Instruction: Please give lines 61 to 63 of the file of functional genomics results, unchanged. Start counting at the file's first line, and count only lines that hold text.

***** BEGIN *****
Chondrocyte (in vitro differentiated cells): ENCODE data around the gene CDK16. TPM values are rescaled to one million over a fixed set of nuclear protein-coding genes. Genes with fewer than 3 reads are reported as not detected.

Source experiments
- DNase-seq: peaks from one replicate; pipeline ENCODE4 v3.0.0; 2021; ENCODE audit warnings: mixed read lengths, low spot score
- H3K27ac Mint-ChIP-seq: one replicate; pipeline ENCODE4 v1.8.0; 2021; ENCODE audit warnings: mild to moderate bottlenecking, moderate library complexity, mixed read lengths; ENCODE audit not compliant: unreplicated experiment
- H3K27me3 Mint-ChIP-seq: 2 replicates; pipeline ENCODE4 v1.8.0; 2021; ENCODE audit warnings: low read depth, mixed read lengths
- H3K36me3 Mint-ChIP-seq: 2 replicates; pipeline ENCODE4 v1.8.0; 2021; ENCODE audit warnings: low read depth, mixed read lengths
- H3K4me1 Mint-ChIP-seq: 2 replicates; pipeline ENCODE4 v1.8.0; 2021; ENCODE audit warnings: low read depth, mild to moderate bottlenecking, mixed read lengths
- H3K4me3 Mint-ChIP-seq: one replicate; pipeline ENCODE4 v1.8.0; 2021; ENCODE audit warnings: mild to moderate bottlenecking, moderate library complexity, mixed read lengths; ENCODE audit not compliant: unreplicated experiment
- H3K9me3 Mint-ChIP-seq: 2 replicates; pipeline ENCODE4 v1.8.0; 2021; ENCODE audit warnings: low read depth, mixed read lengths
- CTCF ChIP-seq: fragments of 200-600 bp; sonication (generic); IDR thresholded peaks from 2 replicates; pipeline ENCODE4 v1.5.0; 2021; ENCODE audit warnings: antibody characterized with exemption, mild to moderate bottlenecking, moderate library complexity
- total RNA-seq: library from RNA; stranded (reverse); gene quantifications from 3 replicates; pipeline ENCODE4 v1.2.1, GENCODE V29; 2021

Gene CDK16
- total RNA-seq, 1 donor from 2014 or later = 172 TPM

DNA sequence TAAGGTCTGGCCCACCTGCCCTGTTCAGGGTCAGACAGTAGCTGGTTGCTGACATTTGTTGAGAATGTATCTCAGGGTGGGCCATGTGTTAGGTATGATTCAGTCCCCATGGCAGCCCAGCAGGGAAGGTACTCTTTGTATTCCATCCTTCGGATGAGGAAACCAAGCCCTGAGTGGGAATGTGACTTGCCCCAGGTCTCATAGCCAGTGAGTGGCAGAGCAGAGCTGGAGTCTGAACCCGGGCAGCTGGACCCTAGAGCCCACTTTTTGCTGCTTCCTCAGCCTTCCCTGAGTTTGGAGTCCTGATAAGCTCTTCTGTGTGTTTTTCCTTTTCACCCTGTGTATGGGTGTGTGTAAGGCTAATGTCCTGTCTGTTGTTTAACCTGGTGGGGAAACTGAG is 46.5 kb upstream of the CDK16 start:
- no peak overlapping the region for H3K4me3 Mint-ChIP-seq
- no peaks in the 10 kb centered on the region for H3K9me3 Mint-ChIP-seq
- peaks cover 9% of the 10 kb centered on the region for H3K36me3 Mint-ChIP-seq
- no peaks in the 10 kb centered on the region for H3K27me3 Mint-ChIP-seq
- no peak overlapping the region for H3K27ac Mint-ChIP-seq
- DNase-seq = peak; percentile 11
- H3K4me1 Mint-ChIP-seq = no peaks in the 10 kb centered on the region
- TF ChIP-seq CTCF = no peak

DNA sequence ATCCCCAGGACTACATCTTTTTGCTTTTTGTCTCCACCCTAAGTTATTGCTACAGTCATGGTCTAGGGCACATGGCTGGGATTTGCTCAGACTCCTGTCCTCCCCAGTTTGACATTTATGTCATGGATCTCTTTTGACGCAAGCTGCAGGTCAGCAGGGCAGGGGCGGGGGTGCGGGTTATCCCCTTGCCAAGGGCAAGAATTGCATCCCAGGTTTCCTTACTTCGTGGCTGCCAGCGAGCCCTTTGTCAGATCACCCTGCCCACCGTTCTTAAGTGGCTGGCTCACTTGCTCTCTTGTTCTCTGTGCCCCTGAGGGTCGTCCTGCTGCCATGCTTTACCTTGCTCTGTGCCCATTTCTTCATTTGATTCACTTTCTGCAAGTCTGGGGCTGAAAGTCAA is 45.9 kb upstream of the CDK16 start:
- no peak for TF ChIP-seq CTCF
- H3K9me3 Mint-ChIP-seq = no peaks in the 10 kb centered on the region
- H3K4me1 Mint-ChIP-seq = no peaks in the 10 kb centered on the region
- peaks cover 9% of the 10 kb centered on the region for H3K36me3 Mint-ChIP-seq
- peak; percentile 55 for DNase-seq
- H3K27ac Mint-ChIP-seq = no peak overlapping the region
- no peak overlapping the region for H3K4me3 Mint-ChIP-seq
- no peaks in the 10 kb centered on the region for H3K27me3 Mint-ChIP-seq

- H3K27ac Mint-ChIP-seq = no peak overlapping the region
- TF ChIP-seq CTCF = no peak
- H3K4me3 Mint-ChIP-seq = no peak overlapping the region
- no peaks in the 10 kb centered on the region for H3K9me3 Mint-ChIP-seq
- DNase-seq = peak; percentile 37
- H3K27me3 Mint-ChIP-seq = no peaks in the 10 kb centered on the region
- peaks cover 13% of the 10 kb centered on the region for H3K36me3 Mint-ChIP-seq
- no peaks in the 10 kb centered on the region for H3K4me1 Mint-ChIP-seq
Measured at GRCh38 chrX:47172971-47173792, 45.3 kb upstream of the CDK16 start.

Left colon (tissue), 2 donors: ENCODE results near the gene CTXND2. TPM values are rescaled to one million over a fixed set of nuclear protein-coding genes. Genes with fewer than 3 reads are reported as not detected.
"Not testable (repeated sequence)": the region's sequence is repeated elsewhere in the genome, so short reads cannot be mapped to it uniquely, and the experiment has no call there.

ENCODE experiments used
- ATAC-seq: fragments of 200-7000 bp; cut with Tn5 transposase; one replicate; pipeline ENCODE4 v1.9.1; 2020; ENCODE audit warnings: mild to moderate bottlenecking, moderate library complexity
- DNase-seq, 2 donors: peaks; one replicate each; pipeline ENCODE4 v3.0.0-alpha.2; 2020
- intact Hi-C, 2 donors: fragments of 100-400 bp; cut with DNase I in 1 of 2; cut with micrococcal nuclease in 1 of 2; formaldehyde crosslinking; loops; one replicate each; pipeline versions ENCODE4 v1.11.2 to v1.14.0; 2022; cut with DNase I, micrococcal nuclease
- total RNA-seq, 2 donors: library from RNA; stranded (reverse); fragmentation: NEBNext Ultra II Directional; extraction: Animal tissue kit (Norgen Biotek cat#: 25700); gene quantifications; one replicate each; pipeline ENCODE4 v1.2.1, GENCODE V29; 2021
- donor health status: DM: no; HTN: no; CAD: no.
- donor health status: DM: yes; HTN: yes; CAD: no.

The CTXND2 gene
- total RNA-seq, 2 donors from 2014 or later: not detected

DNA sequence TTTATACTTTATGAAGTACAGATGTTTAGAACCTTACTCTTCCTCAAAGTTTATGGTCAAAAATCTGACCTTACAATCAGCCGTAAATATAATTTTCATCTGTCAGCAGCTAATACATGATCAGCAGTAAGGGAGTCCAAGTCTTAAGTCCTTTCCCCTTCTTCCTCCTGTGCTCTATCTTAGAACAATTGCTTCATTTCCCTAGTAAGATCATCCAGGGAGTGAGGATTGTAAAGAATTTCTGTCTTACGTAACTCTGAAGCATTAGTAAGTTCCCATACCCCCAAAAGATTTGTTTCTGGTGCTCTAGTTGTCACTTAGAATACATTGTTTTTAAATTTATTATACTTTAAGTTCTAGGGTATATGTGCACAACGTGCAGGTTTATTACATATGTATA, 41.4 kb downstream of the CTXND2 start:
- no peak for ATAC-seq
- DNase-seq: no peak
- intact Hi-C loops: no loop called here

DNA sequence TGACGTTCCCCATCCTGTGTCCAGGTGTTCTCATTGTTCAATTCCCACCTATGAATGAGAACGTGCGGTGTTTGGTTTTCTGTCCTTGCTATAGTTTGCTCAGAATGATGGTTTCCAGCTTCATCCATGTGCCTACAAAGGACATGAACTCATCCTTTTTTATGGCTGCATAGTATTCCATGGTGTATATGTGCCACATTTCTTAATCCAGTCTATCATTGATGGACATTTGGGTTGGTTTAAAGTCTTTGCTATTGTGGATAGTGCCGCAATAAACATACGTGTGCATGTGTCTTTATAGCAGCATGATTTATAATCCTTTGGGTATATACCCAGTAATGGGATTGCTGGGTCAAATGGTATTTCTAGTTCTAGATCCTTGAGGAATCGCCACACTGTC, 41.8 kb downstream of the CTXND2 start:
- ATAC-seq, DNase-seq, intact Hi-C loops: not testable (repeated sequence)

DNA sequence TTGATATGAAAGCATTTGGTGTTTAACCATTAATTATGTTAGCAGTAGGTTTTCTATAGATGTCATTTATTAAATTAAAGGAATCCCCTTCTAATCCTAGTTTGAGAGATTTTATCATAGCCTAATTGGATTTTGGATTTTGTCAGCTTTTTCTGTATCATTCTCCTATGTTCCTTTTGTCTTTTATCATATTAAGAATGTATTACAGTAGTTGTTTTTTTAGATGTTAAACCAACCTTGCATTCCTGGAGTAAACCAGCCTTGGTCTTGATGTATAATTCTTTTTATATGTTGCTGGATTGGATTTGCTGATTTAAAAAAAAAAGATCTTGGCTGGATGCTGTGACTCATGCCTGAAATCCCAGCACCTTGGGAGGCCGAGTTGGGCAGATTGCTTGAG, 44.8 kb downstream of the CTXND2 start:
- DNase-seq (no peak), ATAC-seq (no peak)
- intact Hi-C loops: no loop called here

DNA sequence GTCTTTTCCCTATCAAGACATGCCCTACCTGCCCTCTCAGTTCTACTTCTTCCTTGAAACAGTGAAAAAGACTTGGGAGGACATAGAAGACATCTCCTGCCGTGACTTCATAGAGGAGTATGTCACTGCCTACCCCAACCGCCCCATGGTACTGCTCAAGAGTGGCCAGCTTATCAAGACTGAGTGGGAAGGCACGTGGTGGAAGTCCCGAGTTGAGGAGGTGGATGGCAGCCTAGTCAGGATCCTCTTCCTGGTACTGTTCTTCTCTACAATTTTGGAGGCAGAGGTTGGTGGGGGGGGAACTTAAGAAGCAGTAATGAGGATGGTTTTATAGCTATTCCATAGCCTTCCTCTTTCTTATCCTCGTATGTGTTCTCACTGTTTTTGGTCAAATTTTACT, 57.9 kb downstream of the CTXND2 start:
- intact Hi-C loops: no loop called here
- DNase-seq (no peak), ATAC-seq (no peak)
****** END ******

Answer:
DNA sequence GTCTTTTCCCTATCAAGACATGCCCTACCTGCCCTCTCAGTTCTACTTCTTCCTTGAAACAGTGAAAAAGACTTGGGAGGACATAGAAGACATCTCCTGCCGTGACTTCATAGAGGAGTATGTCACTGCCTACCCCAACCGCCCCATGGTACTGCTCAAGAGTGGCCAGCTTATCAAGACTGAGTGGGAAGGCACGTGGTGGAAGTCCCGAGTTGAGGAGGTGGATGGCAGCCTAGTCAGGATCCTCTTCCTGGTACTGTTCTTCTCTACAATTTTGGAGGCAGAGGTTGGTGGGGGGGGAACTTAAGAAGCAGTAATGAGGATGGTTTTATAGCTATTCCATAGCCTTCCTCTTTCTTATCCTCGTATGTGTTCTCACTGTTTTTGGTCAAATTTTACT, 57.9 kb downstream of the CTXND2 start:
- intact Hi-C loops: no loop called here
- DNase-seq (no peak), ATAC-seq (no peak)